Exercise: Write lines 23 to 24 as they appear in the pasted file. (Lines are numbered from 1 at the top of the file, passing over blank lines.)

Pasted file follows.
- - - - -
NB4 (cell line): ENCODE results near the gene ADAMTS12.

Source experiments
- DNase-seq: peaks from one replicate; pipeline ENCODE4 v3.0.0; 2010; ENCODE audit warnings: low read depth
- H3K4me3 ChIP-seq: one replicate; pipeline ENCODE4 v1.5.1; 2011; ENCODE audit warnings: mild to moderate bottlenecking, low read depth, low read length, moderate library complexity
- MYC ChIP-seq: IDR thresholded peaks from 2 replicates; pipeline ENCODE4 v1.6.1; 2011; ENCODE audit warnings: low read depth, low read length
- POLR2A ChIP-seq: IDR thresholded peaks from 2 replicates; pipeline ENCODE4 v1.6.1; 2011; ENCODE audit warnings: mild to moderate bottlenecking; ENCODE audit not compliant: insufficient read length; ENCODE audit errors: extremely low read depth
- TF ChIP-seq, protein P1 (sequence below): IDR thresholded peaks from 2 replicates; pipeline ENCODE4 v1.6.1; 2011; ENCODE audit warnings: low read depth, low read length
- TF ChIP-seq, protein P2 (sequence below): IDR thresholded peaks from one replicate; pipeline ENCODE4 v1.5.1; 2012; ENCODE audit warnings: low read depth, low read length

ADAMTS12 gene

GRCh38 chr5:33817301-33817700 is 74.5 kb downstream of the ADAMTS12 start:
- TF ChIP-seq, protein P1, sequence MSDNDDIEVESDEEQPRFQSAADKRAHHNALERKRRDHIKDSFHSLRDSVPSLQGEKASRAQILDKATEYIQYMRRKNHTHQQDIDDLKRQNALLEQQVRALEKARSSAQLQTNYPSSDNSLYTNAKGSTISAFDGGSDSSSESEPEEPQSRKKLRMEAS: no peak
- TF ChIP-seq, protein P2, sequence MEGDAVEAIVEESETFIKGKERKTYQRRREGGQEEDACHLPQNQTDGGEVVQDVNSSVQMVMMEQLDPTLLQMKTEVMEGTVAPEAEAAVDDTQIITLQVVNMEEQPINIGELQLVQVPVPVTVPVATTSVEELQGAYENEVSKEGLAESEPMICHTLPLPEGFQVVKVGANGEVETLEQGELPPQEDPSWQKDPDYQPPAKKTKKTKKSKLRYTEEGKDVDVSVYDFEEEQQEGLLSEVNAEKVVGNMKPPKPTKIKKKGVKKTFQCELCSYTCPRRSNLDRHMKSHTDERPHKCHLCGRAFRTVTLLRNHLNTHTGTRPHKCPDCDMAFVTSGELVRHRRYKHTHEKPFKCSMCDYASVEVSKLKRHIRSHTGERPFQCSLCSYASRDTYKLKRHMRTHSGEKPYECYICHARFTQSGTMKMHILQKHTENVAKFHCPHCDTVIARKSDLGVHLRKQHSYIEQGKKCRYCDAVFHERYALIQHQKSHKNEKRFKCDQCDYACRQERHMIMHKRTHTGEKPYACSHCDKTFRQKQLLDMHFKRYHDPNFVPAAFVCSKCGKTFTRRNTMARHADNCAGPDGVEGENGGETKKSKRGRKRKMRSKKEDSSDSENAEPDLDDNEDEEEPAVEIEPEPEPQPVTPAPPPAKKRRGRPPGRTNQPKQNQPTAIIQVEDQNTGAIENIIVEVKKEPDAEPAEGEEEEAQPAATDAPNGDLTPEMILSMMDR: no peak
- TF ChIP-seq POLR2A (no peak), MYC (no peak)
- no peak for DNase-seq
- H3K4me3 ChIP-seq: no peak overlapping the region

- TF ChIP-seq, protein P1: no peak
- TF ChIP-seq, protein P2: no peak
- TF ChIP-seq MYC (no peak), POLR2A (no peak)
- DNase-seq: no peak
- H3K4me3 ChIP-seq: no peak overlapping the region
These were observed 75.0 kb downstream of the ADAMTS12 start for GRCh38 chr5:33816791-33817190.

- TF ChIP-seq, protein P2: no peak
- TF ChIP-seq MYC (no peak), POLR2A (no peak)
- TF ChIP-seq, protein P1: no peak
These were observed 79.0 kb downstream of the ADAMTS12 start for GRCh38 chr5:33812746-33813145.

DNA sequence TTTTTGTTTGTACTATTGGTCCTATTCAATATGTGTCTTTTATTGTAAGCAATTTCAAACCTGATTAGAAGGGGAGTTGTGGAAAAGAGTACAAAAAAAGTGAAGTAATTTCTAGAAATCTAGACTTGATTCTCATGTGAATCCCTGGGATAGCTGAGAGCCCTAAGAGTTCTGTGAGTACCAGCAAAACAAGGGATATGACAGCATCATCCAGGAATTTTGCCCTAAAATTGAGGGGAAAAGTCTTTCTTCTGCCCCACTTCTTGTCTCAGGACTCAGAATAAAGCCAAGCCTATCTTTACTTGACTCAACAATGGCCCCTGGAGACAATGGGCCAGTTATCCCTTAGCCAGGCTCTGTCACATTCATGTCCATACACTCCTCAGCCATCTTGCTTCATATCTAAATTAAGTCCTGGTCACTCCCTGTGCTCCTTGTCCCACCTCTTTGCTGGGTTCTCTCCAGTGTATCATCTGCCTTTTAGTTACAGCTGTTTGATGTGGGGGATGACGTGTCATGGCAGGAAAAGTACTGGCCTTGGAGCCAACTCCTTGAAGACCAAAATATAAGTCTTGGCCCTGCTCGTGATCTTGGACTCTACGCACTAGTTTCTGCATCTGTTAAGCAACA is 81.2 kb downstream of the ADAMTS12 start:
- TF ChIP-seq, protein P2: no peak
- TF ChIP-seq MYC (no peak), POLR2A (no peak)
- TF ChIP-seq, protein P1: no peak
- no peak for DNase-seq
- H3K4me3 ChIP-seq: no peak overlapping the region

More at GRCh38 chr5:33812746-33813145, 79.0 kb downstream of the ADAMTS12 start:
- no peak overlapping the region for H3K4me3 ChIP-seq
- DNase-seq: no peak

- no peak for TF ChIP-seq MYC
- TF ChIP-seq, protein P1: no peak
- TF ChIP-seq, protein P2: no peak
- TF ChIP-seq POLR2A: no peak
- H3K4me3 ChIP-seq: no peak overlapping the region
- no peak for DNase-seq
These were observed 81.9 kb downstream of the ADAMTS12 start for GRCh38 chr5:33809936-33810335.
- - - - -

- TF ChIP-seq MYC (no peak), POLR2A (no peak)
- TF ChIP-seq, protein P1: no peak